Since there was no line we were able to go straight to the cashier table and purchase our meal. The cost was $8 for all you can eat pancakes and sausage. Extra sausage and extra beverages (water or orange juice) were $1 each. I opted for extra sausage and an extra orange juice, so my meal cost me $10. Still a bargain. We grabbed our trays, a plate, and silverware and mosied up to the window of the kitchen for a stack of pancakes. When asked what kind I wanted I asked for one of each. Somehow that turned into four pancakes – too much for me. The sausage patties were also generous, so I really regretted buying an extra order. I took them home wrapped in a napkin. I was very happy I got a second orange juice though. What is up with the tiny containers of o.j.? They seem wasteful to me and only contain a bit of juice. I do like that they use real plates and real mugs for the meal – not styrofoam like most of the other fish fries or pancake breakfasts.

We easily found seats at a table next to the window, so we enjoyed watching the snowflakes fall outside while eating our pancakes and talking. Volunteers walked around with fresh pancakes and thermoses of coffee. The pancakes on the refill plates were fresher than the ones that had been sitting in the window. I have a feeling they had prepared for a crowd that didn’t materialize due to the weather. My favorite pancake out of the three was the blueberry pancake. The blueberries were plump and plentiful. The buckwheat pancakes were my second favorite. The regular ones were just too thick and dried out (most likely from sitting in the serving trays). We used lots of butter and maple syrup to soften them up.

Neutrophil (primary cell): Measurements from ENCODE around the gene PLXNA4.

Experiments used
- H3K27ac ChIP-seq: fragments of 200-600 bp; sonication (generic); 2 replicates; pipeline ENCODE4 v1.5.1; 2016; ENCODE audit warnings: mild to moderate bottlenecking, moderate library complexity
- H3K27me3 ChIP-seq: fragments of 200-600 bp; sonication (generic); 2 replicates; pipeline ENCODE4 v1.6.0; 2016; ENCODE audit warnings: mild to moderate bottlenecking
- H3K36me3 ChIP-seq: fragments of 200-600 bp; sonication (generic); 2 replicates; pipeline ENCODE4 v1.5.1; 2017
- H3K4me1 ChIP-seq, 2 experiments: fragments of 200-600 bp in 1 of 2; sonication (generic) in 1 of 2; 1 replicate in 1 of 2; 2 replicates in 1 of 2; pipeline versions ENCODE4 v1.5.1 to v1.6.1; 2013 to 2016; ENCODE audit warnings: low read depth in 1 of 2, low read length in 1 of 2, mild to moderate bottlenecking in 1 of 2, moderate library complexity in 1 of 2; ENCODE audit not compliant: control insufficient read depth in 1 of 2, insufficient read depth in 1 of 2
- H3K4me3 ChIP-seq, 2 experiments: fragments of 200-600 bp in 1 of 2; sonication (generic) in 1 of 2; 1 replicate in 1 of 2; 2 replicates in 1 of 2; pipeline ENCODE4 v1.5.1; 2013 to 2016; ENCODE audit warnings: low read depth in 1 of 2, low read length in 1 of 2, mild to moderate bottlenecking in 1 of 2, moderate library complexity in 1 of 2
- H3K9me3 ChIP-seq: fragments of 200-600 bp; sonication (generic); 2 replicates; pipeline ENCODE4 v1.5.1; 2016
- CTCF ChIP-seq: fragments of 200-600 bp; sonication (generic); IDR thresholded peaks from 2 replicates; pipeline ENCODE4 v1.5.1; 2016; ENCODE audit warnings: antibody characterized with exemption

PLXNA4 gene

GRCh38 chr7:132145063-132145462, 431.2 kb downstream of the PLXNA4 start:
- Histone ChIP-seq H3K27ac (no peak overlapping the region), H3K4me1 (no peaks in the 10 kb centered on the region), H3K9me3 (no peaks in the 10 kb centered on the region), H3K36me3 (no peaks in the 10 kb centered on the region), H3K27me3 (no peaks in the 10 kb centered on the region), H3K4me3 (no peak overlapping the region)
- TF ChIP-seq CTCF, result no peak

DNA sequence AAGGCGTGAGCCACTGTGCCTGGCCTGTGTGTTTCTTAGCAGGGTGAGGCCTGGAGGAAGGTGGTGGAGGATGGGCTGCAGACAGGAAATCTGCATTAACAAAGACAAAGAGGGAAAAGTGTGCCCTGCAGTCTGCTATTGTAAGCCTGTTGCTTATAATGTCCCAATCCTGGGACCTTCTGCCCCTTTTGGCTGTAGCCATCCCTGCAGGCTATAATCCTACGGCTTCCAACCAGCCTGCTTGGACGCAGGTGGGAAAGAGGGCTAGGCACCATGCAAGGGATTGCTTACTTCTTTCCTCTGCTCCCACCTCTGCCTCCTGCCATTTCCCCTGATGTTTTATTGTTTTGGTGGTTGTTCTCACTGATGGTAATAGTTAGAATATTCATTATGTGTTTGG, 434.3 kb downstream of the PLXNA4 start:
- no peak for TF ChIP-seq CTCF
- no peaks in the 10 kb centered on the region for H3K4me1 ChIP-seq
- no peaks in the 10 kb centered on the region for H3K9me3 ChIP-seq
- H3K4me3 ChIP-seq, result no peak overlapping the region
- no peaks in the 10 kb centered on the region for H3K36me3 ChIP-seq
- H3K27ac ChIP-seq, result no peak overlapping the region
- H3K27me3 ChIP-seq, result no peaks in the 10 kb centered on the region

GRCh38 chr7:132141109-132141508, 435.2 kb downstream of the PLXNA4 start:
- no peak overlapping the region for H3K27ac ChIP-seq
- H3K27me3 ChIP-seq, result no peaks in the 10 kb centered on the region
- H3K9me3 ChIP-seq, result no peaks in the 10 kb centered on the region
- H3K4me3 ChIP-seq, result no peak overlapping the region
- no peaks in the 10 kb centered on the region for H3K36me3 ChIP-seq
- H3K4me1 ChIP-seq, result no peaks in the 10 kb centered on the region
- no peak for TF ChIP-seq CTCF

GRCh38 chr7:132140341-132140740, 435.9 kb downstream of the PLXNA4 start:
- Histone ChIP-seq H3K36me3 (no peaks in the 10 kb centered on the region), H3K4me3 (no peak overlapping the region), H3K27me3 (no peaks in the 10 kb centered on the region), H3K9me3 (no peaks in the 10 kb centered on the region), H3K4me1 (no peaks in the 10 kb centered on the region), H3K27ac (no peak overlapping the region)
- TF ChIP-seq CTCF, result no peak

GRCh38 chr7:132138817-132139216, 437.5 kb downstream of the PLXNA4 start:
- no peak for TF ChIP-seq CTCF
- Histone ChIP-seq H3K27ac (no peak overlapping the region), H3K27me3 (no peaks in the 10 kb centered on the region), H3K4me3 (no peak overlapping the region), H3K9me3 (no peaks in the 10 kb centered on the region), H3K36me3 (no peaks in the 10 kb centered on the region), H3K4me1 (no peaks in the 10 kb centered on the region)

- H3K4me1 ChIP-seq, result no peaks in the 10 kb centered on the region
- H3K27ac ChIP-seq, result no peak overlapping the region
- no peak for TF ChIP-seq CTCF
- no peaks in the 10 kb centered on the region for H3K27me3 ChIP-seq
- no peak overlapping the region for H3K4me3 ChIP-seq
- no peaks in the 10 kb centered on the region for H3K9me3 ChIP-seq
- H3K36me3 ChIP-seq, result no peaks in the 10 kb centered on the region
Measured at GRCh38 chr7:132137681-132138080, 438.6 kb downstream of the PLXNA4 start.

We sat around talking for two hours. There wasn’t a rush for us to leave since there weren’t people clamoring for seats. My one friend bought a pint of maple syrup and some maple treats to take home with her. We headed back to Cleveland driving through the winter wonderland. It was a great way to start the day. As I said, we are planning on attending the American Legion breakfast next weekend, which is the very last one for the year in Burton.

Contact info: